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Iranian-Americans Have Strong Opinions about Presidential Candidates


Los Angeles, California is home to the largest group of Iranians living outside of Iran.

The National Iranian American Council says about 1 million Iranian-Americans live in the L.A. area.

One study found that 87 percent of them are registered to vote in the United States. So it is no surprise that many Iranian-Americans have strong opinions about presidential candidates Donald Trump and Hillary Clinton.

Westwood is a neighborhood in west Los Angeles. Persian businesses are seemingly everywhere in Westwood. Some stores still fly the Iranian flag that was used before the country’s revolution in 1979.

The Jordan Market has operated in the neighborhood for 30 years. A man who calls himself Reza is an employee. He said “I think the candidates should offer their utmost respect to the Iranians.”

“Iranians know where their interests lay. But the world community should expose the (Iranian) regime’s corruptions and show that it does not represent the Iranian people. It’s better for Mr. Trump to stop lying, and he should put a halt to attacking Iranians.”

Farid Khanlou owns the Jordan Market. He has been in the United States for almost 40 years. But he says he will not vote for either candidate.

“Trump, you cannot trust his word; Clinton, it’s bad for the economy. It’s bad for me because the Obamacare is killing me for my health insurance, and this is not right. I'm paying almost $30,000 (for) health insurance because of the Obamacare.”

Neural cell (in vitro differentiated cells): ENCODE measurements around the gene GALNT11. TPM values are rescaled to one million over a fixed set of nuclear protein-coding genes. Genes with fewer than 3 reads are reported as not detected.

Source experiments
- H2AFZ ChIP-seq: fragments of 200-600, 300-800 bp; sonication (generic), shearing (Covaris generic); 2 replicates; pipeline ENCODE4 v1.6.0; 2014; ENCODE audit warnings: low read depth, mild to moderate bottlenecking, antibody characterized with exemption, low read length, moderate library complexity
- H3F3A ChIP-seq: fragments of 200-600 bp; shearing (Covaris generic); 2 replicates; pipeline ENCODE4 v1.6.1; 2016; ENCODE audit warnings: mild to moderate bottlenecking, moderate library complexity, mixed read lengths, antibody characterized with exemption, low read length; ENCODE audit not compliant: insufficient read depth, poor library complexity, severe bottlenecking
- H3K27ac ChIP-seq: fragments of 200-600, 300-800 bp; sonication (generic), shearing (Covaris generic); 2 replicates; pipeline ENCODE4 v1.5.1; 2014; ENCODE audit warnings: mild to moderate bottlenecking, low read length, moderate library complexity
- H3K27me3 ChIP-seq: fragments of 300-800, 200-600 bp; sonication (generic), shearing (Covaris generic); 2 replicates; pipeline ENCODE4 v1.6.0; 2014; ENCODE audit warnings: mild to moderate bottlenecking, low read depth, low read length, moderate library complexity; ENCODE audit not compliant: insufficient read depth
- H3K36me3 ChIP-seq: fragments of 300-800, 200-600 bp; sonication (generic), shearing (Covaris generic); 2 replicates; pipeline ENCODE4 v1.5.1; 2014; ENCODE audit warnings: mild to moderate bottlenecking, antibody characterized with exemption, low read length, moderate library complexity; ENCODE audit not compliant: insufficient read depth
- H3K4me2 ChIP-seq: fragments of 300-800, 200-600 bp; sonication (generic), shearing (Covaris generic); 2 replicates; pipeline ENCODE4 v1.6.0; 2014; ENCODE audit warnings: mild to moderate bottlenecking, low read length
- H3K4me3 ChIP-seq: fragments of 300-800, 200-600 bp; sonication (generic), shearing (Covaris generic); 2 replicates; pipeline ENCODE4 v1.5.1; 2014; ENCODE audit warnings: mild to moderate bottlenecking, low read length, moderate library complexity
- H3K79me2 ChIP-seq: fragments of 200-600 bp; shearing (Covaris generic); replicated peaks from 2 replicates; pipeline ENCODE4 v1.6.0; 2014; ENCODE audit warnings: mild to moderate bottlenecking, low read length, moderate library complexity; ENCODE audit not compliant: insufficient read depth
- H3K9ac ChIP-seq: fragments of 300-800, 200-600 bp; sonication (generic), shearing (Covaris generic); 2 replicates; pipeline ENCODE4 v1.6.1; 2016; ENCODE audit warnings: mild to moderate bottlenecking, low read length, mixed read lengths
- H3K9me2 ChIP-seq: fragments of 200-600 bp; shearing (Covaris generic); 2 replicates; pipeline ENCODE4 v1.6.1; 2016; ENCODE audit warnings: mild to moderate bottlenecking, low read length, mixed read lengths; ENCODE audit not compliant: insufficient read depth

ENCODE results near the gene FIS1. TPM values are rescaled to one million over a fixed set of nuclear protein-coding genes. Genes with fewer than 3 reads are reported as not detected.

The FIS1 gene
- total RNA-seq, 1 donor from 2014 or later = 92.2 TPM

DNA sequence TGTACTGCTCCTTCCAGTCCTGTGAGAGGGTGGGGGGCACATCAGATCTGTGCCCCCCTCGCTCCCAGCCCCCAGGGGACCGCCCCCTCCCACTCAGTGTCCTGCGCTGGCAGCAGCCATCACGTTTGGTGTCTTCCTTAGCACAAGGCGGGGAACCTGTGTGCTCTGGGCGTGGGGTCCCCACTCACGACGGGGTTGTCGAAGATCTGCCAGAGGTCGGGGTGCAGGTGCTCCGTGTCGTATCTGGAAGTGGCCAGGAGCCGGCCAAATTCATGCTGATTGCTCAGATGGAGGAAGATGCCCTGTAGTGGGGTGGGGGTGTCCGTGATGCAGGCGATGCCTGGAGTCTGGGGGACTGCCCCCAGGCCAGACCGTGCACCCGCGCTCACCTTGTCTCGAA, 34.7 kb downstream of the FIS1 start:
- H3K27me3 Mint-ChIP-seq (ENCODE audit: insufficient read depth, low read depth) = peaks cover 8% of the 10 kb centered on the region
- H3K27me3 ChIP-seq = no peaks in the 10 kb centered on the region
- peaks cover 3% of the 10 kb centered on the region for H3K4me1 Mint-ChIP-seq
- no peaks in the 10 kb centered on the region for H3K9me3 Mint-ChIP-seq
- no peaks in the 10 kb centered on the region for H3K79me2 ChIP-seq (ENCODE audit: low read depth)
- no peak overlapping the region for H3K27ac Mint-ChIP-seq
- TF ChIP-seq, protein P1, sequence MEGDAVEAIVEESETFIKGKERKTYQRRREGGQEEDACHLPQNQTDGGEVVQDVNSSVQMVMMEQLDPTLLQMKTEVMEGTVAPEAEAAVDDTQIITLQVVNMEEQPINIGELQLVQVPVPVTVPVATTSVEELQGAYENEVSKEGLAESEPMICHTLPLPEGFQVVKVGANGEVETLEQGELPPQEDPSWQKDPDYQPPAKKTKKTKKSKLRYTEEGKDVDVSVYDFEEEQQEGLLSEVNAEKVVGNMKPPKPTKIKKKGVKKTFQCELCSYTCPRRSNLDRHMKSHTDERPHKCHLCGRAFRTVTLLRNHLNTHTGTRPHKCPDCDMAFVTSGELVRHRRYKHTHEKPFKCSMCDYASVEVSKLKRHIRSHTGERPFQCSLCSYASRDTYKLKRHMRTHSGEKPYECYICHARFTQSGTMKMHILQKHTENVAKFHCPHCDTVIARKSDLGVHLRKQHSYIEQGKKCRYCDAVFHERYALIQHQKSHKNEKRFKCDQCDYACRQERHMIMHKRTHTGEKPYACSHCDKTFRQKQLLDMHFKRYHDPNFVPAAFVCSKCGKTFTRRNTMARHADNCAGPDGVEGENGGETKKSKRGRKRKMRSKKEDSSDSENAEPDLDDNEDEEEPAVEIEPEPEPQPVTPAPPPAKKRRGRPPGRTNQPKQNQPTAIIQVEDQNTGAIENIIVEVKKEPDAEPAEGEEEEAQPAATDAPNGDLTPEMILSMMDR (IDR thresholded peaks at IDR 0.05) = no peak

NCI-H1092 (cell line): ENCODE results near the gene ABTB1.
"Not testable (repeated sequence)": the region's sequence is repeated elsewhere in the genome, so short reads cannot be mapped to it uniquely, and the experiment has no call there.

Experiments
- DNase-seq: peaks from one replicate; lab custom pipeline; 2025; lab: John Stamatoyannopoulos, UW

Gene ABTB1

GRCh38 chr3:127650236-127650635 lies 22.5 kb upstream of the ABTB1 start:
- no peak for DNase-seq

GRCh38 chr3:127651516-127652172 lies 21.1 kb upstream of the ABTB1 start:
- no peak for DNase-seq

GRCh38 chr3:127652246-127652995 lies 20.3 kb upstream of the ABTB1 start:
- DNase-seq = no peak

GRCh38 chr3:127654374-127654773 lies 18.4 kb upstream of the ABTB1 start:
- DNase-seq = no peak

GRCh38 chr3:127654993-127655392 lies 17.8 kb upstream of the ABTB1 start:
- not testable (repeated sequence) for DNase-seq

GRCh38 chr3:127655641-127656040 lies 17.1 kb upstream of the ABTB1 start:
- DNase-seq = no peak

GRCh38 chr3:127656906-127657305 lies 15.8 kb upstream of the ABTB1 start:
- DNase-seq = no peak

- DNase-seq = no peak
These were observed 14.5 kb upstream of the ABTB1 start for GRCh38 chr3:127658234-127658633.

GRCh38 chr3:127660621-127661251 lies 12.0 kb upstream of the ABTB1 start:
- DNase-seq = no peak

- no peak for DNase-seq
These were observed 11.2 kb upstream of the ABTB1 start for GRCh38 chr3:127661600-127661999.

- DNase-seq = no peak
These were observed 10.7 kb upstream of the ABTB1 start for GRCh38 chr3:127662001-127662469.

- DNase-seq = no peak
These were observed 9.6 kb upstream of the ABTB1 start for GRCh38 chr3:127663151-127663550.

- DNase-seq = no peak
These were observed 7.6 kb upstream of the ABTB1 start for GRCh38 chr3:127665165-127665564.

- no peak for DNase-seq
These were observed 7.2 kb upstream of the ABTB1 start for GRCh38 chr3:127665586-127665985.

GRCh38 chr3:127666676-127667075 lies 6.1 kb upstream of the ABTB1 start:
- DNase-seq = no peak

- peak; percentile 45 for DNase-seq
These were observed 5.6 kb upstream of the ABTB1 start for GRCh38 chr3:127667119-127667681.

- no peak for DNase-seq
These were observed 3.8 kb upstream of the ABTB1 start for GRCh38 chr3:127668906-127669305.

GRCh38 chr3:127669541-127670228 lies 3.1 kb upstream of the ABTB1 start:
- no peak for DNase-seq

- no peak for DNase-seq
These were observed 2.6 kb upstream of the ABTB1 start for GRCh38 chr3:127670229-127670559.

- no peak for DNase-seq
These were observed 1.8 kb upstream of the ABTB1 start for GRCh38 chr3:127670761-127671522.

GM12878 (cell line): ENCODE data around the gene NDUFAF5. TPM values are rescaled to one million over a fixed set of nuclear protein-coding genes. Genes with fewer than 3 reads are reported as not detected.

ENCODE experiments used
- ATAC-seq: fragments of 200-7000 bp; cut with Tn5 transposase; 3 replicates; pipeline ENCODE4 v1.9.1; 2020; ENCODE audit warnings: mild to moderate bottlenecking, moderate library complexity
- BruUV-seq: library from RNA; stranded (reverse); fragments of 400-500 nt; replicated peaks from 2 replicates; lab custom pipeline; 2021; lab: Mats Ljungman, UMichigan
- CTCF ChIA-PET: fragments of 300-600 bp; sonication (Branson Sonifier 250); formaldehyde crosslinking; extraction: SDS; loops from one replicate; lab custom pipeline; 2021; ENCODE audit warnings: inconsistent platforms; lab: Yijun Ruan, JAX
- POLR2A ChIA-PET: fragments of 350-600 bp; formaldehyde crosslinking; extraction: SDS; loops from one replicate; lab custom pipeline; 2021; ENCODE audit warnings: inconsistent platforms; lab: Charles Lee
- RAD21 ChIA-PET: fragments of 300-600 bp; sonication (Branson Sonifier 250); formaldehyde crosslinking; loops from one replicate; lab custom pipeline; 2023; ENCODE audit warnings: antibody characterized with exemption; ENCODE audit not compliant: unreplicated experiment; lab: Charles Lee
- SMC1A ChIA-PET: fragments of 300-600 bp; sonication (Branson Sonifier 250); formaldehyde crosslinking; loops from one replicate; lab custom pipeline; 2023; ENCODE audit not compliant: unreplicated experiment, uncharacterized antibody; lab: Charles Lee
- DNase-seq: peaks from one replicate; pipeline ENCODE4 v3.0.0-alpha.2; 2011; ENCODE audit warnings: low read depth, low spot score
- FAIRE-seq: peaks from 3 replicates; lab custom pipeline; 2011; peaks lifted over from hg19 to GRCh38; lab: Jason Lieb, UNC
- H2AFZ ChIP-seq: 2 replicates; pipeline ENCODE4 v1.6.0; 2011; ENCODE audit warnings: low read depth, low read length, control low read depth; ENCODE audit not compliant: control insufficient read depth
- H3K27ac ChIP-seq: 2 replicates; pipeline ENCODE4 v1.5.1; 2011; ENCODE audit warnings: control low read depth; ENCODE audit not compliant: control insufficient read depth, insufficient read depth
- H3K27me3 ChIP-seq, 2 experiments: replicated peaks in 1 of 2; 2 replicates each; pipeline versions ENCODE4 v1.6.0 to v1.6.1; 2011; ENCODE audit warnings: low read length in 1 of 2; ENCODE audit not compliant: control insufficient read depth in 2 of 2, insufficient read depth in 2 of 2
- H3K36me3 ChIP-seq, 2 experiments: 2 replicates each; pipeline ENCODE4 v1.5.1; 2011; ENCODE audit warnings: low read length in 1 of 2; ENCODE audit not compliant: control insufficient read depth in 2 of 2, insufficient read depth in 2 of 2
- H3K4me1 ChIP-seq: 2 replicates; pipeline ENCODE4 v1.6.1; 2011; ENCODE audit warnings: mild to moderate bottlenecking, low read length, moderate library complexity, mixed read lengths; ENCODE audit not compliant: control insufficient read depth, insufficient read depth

Todd Khodadadi is the owner of the Tochal Market in Westwood.

“Because I’m Republican, I am supporting Donald Trump. The major reason I’m supporting him because is … economic wise. I believe if he became the president we can have better economic choices for all of us in the United States...”

Zohreh Forouhi voted for the Republican Party’s candidate in the 2012 presidential election. She says she will not vote for a Republican this November.

“I think I (will) vote (for) Hillary. I did last time for the Republican, but I changed my parties.”

Bijan Khalili is the publisher of a weekly Iranian newspaper. He says some Iranian-Americans like Trump’s ideas about foreign policy.

“It’s exactly like the general public in the United States – it’s split, you know, and divided into different types…”

But others, like Reza, fear Trump’s policies. He said “His speeches are aggressive towards the minorities. He’s an extremist who poses (a) danger to both the U.S. and the world.”

A recent opinion survey found that 40 percent of Iranian-Americans are either independent or have no ties to a political party.

I’m Mehrnoush Karimian-Ainsworth.

VOA’s Elizabeth Lee reported this story from Los Angeles. Christopher Jones-Cruise adapted her report for English. George Grow was the editor.

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Words in This Story

expose – v. to leave something without covering or protection; to make public

Obamacare – n. a federal health care law called the Patient Protection and Affordable Care Act

insurance – n. an agreement in which a person pays a company and the company promises to pay money if the person is injured or dies, or to pay money equal to the value of something lost or stolen

poses – v. to put or set in place; to come to attention as

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